About this time, a Michigan schoolteacher in his mid-thirties, Goodloe Harper Bell,25 came in poor health to the Western Health Reform Institute, later Battle Creek Sanitarium. Bell was also a recent widower, his wife Catharine having died on Feb 2, 1866, leaving Bell with several young daughters. Although largely self-educated, Bell had studied at Oberlin College in Ohio,26 although he had not graduated due to the death of his father and the need to become the main provider for the family. Oberlin College, however, featured an innovative curriculum that dispensed with the classics and featured health, religious training, combined work with study, and prepared students for mission and service. Through the health program, Bell recovered and became a Seventh-day Adventist.27 While in Battle Creek, Bell began to teach grammar and writing to several Adventist young people, including James White’s son, Edson.28

When the leaders of the Battle Creek Church became aware of Bell’s work, they employed him in 1868 to teach a day school. Students included Edson and Willie White, John Harvey and William Keith Kellogg, Homer Aldrick, E. R. Jones, E. C. Loughborough, and J. Byron Sperry. 29 In the August 18, 1868, issue of the Review James White would report: “Bro. G. H. Bell will commence the second term of his select school in Battle Creek, Sept. 9. This school has thus far proved a success.”30 A “select school” meant that students paid tuition; in this case, the school incorporated post-primary education.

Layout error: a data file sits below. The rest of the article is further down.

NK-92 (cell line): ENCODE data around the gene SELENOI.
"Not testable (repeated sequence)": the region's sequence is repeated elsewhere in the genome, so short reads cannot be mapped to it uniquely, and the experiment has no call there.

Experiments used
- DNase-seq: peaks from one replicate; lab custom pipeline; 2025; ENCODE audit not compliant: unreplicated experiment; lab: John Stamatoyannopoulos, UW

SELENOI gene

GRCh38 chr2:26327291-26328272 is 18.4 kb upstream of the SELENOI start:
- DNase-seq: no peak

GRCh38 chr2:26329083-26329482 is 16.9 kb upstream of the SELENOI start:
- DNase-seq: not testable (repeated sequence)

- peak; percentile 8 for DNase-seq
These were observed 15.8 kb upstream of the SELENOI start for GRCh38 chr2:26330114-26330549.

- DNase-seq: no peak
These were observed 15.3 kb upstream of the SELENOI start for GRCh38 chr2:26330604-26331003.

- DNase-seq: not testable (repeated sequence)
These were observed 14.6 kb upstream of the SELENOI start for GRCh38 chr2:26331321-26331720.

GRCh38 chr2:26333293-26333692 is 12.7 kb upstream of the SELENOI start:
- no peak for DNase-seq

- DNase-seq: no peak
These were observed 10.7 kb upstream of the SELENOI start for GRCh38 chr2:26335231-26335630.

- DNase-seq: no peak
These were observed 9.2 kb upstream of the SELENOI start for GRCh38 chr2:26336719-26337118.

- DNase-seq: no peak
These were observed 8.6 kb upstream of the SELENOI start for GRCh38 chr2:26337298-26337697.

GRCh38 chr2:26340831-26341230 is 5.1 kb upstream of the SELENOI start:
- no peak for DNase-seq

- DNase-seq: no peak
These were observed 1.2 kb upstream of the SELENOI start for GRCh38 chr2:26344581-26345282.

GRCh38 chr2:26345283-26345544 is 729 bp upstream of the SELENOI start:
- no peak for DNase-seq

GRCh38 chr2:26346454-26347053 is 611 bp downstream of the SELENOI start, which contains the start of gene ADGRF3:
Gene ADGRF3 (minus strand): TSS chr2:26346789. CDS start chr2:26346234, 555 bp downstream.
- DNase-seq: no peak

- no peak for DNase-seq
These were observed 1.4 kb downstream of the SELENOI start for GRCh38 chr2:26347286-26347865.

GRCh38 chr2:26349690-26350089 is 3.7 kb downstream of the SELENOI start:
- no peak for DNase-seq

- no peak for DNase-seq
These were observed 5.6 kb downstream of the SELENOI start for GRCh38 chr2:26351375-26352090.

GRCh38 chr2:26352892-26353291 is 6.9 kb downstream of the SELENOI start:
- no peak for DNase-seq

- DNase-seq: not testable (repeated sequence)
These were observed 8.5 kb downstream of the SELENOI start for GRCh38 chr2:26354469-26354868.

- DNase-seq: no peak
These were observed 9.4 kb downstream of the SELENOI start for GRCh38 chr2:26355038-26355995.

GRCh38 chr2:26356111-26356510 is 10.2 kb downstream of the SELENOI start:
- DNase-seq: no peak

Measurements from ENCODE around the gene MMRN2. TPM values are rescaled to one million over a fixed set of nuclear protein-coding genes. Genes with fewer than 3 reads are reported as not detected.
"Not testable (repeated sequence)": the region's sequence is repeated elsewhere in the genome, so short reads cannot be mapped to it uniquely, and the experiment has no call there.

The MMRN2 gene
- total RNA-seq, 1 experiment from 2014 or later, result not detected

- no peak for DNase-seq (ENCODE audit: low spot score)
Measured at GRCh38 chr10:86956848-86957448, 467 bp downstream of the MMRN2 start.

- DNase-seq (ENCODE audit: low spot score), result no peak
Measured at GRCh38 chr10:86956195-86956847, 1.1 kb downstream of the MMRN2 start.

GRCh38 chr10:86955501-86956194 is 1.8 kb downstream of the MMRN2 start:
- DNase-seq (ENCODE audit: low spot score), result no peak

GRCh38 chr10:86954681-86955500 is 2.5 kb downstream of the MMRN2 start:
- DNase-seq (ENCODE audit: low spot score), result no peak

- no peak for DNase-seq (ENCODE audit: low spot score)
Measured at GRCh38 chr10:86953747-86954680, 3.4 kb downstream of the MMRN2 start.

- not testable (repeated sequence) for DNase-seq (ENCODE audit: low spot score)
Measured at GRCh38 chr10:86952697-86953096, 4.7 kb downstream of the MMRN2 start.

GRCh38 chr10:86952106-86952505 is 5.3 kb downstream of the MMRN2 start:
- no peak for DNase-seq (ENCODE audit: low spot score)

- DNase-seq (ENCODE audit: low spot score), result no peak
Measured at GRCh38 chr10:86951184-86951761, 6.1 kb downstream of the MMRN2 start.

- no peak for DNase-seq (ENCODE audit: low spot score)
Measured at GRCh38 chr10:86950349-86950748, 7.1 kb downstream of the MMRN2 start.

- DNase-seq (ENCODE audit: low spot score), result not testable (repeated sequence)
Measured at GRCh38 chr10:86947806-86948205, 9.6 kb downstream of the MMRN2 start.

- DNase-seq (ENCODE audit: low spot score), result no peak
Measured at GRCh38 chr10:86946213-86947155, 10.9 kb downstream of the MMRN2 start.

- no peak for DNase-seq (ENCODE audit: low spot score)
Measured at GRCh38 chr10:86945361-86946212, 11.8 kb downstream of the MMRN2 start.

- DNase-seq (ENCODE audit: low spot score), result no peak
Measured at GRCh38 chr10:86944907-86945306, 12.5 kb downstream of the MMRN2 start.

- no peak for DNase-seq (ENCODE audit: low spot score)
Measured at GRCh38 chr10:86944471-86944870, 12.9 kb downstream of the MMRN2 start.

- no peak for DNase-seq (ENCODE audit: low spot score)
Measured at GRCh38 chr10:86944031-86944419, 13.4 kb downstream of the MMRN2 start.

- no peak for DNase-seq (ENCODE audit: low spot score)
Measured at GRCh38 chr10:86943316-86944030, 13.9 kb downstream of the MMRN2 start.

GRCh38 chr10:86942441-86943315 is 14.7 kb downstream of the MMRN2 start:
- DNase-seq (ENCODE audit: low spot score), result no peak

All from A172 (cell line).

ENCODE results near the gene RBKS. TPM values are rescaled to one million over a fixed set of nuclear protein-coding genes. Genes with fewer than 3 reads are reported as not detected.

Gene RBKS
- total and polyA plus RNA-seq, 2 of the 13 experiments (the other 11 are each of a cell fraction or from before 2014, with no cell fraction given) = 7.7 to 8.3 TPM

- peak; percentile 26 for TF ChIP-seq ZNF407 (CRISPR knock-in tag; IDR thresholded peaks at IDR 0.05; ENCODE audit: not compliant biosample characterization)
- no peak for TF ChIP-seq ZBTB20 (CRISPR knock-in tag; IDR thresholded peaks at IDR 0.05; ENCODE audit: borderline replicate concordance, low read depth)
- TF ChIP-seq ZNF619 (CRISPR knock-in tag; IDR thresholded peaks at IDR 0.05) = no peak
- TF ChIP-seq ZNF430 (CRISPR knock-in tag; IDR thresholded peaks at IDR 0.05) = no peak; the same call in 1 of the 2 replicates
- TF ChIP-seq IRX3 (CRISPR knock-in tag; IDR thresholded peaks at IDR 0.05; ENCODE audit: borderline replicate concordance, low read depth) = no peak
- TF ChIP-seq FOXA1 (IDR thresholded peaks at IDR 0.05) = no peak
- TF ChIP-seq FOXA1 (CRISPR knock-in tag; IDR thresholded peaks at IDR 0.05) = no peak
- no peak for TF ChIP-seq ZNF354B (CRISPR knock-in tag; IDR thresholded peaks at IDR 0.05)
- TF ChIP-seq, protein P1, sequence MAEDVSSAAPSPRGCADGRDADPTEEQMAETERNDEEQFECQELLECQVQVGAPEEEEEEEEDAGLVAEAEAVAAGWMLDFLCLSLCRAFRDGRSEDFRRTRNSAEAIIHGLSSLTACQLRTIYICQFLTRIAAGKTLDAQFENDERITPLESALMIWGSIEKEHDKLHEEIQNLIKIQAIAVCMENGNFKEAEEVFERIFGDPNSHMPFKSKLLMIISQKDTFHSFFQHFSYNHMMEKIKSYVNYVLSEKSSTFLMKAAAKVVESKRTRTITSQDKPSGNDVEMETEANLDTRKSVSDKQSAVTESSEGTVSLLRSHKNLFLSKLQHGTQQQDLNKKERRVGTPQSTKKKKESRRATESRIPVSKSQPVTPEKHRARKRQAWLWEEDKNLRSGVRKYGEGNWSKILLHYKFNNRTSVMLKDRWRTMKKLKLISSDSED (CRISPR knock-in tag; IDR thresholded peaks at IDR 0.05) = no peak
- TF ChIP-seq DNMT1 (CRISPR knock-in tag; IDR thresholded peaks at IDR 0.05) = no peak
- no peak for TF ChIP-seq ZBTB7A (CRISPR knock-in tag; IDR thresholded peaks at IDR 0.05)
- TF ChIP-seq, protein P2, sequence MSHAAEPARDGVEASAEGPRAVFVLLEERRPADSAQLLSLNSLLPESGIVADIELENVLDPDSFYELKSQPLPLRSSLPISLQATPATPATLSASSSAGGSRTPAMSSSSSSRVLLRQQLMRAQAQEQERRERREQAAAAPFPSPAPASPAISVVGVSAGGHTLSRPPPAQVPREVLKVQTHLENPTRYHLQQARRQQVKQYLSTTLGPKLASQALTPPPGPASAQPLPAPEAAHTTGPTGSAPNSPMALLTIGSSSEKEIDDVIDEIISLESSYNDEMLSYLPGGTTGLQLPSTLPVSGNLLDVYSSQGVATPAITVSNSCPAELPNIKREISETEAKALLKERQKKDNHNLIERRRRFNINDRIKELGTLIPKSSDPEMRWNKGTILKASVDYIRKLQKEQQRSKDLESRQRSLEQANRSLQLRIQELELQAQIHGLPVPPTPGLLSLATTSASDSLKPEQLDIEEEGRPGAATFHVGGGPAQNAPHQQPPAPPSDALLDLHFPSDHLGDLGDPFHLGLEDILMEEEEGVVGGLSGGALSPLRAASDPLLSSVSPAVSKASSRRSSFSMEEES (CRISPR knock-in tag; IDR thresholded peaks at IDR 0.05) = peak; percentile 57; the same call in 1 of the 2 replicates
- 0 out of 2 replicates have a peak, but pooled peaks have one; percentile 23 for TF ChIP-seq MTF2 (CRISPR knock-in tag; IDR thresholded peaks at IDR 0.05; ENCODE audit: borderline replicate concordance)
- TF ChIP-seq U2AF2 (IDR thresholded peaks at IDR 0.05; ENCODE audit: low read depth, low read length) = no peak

By early 1869, the church organization provided the original Review printing office, a two-story, twenty by thirty-foot frame building, for use by Bell’s select school. The school was conducted in the upper floor, while the Bells lived on the ground floor. After one year, however, the Battle Creek Church abandoned its sponsorship due to the financial burden of the school. Bell, however, continued the school for an additional year or so as a personal endeavor. Bell would serve as editor of The Youth’s Instructor from May 1869 through February 1871. He also served as Sabbath School superintendent at the Battle Creek Church, significantly shaping the focus and format of the Sabbath School.